‘Saturday Night Live’ Cuts Commercials by 30 Percent, Adds More Sponsored Sketches

The SNL stage on display during a media preview on May 29, 2015 at the Saturday Night Live: The Exhibition, celebrating the NBC programs 40-year history. The exhibit, which opens May 30, will illustrate a week in the life of SNL's offices and studios in 30 Rockefeller Center - complete …

NBC’s Saturday Night Live is cutting down on commercials for its upcoming forty-second season, and will feature more sponsored content from advertisers who will partner with the show for “branded sketches,” according to Deadline.

Amid several years of stagnant ratings, the network announced Monday it would reduce the overall number of commercials by about 30 percent, or two commercial breaks per 90-minute SNL episode.

“As the decades have gone by, commercial time has grown,” executive producer Lorne Michaels said in a statement. This will give time back to the show and make it easier to watch the show live.”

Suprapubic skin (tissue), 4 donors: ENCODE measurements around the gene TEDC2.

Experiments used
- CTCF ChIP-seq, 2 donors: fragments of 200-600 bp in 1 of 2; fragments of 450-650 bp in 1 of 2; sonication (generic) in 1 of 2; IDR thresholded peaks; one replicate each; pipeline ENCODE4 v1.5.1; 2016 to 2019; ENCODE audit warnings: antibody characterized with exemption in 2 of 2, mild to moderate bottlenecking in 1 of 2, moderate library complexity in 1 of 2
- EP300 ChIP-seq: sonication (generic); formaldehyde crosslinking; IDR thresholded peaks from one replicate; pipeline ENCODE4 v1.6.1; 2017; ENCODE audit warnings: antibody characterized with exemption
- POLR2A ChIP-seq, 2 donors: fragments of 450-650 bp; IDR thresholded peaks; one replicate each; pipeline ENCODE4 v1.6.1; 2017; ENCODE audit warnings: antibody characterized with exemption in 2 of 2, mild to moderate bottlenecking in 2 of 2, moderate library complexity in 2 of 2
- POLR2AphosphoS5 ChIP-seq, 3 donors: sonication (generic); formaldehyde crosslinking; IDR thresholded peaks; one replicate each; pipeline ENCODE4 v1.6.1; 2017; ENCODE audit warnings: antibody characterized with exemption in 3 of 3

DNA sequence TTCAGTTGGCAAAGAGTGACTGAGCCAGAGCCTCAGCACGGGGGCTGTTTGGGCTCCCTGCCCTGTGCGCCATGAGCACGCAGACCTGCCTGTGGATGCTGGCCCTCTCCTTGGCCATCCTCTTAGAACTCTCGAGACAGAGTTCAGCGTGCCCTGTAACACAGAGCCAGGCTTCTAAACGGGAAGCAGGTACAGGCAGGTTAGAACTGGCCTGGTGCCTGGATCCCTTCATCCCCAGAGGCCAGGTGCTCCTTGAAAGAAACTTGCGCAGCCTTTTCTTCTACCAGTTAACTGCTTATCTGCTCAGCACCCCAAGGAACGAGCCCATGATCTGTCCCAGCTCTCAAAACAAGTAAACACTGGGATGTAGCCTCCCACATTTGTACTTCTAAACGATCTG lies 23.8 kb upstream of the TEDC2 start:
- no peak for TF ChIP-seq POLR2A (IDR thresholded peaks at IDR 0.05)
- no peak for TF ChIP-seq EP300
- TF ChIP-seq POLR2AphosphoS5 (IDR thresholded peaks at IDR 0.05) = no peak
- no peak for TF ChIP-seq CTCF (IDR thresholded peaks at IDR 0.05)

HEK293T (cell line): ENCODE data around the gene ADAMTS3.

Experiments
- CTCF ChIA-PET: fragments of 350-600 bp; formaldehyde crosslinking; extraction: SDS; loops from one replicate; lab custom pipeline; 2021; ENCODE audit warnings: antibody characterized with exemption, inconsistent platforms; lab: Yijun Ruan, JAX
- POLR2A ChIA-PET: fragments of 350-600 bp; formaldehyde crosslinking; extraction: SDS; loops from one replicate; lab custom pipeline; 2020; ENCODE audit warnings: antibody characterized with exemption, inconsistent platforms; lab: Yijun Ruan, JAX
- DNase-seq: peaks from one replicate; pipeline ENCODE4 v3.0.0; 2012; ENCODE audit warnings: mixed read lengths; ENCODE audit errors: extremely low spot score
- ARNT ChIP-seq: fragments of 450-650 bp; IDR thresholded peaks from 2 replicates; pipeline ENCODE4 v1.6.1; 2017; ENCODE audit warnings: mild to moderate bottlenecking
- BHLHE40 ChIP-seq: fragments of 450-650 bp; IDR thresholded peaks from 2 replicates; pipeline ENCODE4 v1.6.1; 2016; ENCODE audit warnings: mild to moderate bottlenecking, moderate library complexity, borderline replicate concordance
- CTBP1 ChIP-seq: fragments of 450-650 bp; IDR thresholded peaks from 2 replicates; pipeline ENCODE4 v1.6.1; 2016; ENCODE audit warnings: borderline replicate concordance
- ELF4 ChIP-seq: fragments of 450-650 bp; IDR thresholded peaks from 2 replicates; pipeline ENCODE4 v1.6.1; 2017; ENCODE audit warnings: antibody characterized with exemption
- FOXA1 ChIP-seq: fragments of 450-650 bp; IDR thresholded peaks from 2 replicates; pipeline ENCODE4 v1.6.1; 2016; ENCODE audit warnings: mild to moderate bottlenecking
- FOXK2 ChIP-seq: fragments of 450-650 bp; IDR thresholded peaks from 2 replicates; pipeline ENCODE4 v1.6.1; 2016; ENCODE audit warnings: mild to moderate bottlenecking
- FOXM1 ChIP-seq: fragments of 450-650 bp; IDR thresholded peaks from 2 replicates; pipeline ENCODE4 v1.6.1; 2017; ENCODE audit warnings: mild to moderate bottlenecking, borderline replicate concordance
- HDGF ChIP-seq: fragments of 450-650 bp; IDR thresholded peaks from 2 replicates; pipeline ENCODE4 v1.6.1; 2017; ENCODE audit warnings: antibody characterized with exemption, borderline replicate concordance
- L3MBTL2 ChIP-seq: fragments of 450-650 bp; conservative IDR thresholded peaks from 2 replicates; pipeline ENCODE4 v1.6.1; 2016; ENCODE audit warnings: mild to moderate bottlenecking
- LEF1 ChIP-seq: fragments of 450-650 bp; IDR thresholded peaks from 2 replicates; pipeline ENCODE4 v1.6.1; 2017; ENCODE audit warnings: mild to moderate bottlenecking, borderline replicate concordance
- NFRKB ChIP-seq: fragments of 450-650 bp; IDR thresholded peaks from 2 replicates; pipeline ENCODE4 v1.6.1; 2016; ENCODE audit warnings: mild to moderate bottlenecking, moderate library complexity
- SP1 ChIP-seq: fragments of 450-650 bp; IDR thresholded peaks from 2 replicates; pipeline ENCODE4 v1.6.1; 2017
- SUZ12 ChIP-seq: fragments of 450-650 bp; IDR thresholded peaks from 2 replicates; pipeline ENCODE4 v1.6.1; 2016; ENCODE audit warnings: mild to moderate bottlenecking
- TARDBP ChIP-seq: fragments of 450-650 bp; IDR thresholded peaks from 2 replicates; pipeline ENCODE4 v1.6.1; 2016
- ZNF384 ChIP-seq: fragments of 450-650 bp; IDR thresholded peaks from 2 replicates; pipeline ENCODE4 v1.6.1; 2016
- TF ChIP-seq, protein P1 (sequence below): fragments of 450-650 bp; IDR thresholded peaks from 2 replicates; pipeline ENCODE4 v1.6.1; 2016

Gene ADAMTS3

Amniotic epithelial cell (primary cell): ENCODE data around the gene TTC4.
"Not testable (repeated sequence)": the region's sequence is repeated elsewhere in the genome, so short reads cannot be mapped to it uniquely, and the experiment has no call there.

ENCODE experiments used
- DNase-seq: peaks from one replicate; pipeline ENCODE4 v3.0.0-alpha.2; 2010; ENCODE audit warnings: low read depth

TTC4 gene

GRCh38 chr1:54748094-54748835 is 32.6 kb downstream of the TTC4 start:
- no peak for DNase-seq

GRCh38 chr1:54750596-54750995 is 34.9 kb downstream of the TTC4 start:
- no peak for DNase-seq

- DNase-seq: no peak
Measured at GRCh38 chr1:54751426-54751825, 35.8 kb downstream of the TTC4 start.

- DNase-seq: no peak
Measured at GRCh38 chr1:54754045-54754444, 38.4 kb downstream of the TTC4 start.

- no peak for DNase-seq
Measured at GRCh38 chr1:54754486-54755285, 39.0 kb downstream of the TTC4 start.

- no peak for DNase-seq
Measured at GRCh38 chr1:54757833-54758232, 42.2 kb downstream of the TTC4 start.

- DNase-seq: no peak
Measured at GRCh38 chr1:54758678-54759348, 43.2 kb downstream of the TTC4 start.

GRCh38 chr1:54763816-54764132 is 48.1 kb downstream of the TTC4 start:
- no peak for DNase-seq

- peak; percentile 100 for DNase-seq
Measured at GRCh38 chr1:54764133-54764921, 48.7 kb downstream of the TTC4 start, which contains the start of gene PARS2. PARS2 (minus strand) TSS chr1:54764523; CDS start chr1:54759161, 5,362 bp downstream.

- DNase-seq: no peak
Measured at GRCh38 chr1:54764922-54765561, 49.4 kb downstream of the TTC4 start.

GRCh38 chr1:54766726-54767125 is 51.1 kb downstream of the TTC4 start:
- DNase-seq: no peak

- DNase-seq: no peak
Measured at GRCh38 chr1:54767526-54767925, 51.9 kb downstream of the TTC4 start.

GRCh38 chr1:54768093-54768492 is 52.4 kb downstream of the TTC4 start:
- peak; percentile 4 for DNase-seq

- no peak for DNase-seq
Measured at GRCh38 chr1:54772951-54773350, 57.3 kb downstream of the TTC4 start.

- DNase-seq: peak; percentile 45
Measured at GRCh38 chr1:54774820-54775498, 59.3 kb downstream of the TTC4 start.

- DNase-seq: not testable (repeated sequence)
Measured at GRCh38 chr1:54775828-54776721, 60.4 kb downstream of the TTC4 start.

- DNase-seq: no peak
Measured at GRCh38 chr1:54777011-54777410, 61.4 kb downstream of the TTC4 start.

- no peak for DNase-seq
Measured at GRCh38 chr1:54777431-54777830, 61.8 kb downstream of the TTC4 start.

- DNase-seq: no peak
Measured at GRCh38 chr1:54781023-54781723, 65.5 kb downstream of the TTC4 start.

Deadline reports in addition to adding more program content, SNL will add more original advertiser-sponsored content. The breaks, which the show generally uses to prepare in between skits, will likely be replaced with more pre-recorded segments.

SNL first experimented with branded content in 2009, when Pepsi sponsored three sketches for recurring Macgyver parody sketch MacGruber, according to The Daily Mail.


Linda Yaccarino, Chairman, Advertising Sales and Client Partnerships for NBCUniversal, said in a statement obtained by Deadline: “Since 1975, SNL has shaped and driven conversation. We are excited to try something new and unique that will shape and drive advertiser content too … By partnering together, advertisers can capture an audience that only SNL can deliver.”

As A.V. Club notes, conventional commercial breaks have become increasingly inconvenient in the age of streaming. The popularity of Netflix, which offers instant and interruption free programming, has expanded. TV subscribers with DVR service also have the option of pausing their programming and then skipping past commercial breaks.


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